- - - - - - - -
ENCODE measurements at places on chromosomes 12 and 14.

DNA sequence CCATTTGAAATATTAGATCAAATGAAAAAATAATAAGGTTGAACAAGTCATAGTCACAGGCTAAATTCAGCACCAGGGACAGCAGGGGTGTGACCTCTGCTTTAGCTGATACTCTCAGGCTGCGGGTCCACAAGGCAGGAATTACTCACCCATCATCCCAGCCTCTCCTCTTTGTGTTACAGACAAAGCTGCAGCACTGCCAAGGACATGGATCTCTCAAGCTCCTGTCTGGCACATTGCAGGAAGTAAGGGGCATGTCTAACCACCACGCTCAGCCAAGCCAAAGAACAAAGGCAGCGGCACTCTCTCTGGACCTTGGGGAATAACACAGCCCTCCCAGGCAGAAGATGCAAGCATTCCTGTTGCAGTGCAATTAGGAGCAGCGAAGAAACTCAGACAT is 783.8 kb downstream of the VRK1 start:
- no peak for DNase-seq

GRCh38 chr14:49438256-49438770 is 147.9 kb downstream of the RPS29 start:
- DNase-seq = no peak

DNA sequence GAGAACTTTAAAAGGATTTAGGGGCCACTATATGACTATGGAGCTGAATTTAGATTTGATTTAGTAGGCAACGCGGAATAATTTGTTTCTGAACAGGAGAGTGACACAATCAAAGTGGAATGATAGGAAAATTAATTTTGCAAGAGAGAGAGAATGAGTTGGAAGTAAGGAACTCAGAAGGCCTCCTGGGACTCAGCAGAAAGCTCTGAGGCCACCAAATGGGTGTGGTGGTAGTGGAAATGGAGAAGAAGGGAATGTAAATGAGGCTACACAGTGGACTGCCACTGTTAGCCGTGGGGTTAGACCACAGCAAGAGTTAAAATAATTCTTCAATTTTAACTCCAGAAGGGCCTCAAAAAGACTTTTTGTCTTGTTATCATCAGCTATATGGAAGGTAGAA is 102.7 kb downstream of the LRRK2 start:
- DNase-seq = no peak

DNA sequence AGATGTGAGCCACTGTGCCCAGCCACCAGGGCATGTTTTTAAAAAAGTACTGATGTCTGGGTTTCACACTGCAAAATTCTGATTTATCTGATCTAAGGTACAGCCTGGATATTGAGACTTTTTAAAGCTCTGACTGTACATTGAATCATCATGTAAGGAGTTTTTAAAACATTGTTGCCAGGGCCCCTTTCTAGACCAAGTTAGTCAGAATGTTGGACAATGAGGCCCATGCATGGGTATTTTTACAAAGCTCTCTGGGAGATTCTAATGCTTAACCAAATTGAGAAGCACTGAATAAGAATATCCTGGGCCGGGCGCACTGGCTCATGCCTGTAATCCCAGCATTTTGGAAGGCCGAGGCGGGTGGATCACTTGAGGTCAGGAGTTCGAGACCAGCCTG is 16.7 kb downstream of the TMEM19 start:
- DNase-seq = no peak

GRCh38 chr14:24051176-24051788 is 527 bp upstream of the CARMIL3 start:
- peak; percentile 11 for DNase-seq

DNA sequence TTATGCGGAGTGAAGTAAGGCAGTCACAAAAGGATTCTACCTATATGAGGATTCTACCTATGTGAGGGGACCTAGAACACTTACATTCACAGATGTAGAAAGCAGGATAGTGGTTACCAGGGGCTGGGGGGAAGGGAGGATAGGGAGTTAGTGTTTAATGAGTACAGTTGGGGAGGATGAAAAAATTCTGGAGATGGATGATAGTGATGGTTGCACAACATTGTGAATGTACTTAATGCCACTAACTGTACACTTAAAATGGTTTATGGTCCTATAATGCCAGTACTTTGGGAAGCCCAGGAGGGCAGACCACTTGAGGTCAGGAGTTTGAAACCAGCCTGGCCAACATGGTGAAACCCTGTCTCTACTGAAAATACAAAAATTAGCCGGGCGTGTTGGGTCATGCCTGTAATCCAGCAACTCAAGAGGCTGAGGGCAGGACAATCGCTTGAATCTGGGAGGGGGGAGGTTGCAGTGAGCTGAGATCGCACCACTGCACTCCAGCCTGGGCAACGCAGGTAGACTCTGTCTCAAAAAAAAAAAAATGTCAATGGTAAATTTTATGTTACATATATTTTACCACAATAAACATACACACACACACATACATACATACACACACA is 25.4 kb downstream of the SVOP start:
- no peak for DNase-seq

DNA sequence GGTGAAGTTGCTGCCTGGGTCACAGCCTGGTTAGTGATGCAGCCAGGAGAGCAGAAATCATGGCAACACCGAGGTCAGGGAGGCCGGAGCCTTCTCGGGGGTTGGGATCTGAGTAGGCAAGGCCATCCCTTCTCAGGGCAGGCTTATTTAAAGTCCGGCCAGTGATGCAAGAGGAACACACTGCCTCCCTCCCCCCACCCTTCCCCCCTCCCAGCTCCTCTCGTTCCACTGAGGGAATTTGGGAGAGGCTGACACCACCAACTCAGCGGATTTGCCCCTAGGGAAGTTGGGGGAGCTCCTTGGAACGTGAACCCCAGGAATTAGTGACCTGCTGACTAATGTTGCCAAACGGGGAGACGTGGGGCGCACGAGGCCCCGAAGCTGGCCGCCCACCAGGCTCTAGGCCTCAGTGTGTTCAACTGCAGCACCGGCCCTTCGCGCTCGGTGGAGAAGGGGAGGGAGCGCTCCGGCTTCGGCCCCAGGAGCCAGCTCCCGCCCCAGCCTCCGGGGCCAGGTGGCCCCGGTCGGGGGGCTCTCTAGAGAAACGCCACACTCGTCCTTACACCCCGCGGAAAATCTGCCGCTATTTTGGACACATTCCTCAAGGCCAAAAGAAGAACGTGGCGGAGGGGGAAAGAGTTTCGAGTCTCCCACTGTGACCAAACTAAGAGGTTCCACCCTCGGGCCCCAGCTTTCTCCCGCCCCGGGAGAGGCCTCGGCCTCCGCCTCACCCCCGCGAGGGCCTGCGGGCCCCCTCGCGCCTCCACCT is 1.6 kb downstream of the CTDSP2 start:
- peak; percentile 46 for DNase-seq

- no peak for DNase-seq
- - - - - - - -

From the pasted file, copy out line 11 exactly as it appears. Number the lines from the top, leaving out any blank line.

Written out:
- peak; percentile 11 for DNase-seq